So the Inca realized this quickly, they couldn’t do this wonderful stuff they did around Cusco and at Machu Picchu, so they developed a totally different construction style.
RV: One of the things that I find very striking, having read your book and enjoyed it very much, is the idea that maybe the Inca brought in some foreign labor to get the job done at Choquequirao. Can you tell us a little bit about that?
GZ: Well, I know there’s a prevailing’s theory in some nonscientific circles that there were certain outsiders who helped build the sites. And there’s a certain degree of truth to that, however, I think they came from Peru or at least South America….
RV: As opposed to outer space.
GZ: Not from outer space… One of the policies that the Inca adopted was the incorporation of talented workers and laborers from other assimilated polities or states as the Inca Empire expanded. For instance, they took in specialized stone workers from the region around Titicaca, which was noted for massive stonemasonry. And also things like a metallurgist from the Chimu culture to the north. There must have been other specialists. But there’s evidence that Choquequirao, based on architectural features, that it was probably built or at least in part designed and built by the imported laborers from the northern polity Chachapoyas. And there are certain characteristic architectural styles that are an indicator for that.
Also there’s some historical evidence. One of the exciting things about studying the Inca, one of the helpful things, is not only… It wasn’t a dead culture because there was historical contact and we had all these eyewitness descriptions of the culture and what they saw at the time.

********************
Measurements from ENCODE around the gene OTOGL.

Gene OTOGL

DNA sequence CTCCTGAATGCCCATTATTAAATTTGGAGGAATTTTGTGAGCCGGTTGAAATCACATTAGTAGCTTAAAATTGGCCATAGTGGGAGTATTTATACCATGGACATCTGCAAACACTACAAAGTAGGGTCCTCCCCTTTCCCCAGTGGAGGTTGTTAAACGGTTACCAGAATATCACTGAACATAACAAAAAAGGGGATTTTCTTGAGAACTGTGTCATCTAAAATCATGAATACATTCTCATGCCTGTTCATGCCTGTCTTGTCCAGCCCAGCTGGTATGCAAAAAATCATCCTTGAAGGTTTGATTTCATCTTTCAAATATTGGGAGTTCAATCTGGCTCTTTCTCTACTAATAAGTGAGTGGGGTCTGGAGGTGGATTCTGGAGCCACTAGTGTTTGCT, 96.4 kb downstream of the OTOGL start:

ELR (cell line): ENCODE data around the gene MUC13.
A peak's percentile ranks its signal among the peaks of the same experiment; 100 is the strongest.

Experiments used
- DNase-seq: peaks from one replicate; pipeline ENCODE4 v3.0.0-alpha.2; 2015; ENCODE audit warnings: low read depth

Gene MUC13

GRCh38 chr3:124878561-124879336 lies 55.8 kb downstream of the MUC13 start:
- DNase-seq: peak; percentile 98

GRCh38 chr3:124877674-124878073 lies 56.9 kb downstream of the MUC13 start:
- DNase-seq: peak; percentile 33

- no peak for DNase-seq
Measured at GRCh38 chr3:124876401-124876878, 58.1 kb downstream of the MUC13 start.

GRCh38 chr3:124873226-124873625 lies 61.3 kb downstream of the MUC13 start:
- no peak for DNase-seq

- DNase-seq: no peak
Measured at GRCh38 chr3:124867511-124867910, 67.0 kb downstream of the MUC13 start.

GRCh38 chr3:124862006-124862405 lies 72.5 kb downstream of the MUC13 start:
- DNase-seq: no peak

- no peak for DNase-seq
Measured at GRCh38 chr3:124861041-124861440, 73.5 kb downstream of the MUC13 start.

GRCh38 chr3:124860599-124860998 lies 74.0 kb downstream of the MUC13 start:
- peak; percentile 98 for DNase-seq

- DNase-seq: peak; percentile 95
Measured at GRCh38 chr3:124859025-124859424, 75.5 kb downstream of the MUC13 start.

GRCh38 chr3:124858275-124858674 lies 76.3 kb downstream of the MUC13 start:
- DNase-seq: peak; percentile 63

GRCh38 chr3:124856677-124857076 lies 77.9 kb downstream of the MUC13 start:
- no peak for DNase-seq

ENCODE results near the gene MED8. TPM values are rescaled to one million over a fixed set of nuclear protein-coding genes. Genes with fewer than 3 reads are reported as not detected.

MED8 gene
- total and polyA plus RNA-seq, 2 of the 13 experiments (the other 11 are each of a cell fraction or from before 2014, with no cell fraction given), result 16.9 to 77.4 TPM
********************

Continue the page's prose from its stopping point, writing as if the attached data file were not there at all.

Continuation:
There is some historical evidence that groups from Chachapoyas were settled in the areas around Cusco and in particular not around Choquequirao. Later on in the years after the Inca were gone, in early colonial times, there were still remnants of these Chachapoyas settlements there. And also there’s archaeological evidence in some places along the area near Machu Picchu and Choquequirao, where these workers, probably lived.
RV: So, if you go to Kuelap and then to Choquequirao and you see elements that look similar, that’s the reason why?
GZ: Yeah, there are some very distinctive things are Choquequirao that are indicators. One is the presence of cornices made out of slate called ‘pizarra’ in Spanish, and these aren’t seen in any other Inca site or in any architectural features. And there are several examples of that at Choquequirao. There is a great quantity of slate laying around. There is group is still has it in place called the ‘Casa Cascada,’ Very distinctive slate cornices that I have only seen, and which is rather common, in Chachapoyan structures in northern Peru. So that’s one example.
Another example is the zigzag pattern on the big terraces on one side of Choquequirao, which is called the Llama Terraces. It has a number of stylized llamas built into the walls —very distinct. And at the top of that is the very distinct zigzag motif on the whole upper terrace, which is exactly what you see on the top of almost every important Chachapoyan house or building. So that’s another example.
So, we have three factors. We have the historical description of the Chachapoyans being in the area. We have the physical evidence of Chachapoyan settlements nearby. And then we have these architectural features at Choquequirao, which are a very, very convincing indication that the Chachapoyans had a hand in building Choquequirao.